Annual Poll Shows Stable Opinions on Common Core & Drop in Charter Support
August 18, 2017

The results of the 11th annual Education Next opinion poll on school reform have many in the sector celebrating stable opinions on Common Core and re-evaluating public perception of charter schools.

The survey, which included more than 4,200 respondents in May and June of this year, drills down on ten major topics, including school choice, Common Core, federalism, teacher policies, the Trump effect, immigration, technology, and more.

Among the most significant data—support for charter schools dropped by 12 percentage points between 2016 and 2017, and as researcher Marty West speculates, the reason for the decline may extend beyond the politics of the current presidential administration. Mike Petrilli, president of the Thomas B. Fordham Institute, explored various reasons in his weekly podcast.

Nina Rees, president and CEO of the National Alliance for Public Charter Schools, responded to the poll with this statement: “We are grateful for the report’s contributions to understanding where our vast country stands on education, and are mindful that the opinions about charter schools that matter most are the opinions of parents and students who have chosen charter schools.”

In a recent post on their website, “For Many Reasons, Parents and Students Choose Public Charter Schools,” the Foundation for Excellence in Education uses compelling data points to build a case for charter schools, highlighting that more students than ever before are enrolled in charter schools.

Opinions of Common Core Remain Stable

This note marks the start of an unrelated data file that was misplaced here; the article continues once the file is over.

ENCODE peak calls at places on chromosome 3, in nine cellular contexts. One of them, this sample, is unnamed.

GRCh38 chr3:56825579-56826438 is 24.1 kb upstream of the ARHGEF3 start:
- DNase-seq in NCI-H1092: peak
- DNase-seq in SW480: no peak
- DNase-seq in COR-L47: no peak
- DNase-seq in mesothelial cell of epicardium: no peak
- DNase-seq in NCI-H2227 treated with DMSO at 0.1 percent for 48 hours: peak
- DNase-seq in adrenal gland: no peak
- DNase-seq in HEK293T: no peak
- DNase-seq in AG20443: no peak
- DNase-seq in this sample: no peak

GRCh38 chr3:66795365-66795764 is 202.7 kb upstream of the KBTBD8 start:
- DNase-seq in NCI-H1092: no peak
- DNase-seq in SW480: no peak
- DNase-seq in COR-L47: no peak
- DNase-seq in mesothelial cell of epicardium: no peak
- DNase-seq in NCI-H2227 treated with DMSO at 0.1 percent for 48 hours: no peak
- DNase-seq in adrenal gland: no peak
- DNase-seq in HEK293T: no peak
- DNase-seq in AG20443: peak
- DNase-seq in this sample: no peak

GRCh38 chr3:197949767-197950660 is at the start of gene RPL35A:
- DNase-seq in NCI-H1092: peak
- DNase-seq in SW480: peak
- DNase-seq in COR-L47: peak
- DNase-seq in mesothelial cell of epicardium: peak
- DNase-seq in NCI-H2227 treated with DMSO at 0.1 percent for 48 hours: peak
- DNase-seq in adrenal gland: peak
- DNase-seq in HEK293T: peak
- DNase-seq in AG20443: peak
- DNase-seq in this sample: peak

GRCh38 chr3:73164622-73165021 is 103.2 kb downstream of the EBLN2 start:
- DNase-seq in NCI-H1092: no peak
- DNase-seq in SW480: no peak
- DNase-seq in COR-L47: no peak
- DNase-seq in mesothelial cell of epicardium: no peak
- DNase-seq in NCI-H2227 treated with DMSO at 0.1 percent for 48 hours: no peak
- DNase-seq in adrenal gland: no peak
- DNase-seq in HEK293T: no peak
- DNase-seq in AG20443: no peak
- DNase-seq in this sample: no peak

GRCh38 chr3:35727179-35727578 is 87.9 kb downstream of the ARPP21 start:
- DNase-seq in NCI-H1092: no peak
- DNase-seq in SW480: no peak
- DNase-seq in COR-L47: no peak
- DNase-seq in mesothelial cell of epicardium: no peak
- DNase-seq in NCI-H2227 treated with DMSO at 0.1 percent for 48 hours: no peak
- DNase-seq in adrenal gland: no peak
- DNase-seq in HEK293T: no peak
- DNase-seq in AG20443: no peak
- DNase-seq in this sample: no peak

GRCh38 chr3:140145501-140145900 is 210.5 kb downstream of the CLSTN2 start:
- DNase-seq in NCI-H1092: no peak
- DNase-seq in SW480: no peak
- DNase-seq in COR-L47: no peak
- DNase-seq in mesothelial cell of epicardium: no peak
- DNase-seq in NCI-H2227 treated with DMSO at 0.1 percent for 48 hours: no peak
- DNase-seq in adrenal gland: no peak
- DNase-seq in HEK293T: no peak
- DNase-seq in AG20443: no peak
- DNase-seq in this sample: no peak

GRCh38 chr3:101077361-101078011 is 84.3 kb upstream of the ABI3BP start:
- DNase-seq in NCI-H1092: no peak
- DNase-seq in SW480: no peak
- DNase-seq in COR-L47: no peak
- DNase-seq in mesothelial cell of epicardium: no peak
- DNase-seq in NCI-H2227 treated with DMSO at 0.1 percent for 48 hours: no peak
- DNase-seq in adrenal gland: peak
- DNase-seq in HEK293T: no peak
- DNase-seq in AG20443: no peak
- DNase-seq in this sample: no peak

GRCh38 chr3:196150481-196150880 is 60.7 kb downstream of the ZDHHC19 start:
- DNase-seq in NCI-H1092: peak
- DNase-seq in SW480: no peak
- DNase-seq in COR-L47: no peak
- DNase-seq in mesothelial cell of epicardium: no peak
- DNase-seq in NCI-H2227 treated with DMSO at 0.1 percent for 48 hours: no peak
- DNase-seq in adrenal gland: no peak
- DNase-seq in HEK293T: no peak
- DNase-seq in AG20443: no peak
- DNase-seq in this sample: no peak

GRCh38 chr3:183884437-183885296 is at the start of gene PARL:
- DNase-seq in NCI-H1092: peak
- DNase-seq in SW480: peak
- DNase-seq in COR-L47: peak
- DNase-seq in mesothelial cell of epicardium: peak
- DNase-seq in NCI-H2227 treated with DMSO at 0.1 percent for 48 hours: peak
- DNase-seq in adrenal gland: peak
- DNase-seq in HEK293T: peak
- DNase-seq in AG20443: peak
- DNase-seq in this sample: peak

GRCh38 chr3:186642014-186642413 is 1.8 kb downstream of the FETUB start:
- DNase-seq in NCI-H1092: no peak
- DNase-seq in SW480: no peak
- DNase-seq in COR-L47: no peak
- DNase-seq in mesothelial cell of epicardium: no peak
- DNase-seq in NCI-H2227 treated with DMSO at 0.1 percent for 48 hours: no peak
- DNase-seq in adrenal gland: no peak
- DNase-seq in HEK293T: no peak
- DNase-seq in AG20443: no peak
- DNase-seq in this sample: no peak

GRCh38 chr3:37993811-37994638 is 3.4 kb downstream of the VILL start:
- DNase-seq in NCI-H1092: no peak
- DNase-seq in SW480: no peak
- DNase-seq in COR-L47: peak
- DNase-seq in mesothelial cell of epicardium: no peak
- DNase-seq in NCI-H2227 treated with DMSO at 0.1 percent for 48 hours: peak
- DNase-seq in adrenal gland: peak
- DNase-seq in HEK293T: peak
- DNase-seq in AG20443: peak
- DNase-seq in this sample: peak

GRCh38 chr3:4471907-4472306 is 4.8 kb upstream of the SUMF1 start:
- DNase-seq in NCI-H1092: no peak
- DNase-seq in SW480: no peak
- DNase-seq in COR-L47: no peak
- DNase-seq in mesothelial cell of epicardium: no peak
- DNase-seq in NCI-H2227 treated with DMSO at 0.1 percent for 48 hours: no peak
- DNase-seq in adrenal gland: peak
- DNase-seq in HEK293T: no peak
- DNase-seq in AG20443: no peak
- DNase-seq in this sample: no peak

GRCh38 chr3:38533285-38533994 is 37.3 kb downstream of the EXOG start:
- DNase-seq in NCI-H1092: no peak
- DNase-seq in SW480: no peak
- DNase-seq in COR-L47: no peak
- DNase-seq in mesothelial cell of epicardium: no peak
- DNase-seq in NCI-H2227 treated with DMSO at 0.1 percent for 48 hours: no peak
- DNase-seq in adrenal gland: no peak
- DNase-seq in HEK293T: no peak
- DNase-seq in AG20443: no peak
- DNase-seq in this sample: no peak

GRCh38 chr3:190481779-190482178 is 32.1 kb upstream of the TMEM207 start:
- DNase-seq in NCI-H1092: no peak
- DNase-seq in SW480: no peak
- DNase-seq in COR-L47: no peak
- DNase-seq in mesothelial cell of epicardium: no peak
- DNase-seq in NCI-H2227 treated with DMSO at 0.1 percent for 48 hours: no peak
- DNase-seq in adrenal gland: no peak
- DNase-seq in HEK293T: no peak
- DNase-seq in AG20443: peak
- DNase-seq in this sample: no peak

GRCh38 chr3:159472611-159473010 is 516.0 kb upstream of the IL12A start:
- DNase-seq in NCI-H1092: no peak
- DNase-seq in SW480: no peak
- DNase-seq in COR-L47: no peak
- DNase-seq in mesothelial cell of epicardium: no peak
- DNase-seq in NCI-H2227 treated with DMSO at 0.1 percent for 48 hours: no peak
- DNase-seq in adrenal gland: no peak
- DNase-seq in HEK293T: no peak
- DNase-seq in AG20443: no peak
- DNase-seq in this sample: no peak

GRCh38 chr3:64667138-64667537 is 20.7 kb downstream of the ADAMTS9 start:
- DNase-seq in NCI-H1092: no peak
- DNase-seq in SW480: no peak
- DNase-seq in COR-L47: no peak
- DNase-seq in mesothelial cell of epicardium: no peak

As Mike Petrilli wrote in an article for Education Next, “Support for common standards has rebounded, with proponents outnumbering opponents three to one.” Survey results show numbers virtually unchanged from last year: 41 percent of respondents support the standards, while 38 percent oppose.

When using a general description of the Common Core instead of its name, support for the standards is significantly higher at 61 percent.

The Collaborative for Student Success responded to the survey on their website, digging in to the language used in the survey questions related to both standards and assessments. Jim Cowen, Executive Director of the Collaborative for Student Success, summarized the poll results: “People understand that it’s time to stop fighting about what label we put on a state’s standards and get on with implementation for all students.”

The complete results of the survey are available here. Education Next will also host an event on Sept. 8 in Washington, D.C., and via live webcast to further break down the results.

Ashley Schmidt

Ashley is PIE Network's Digital Strategy Director

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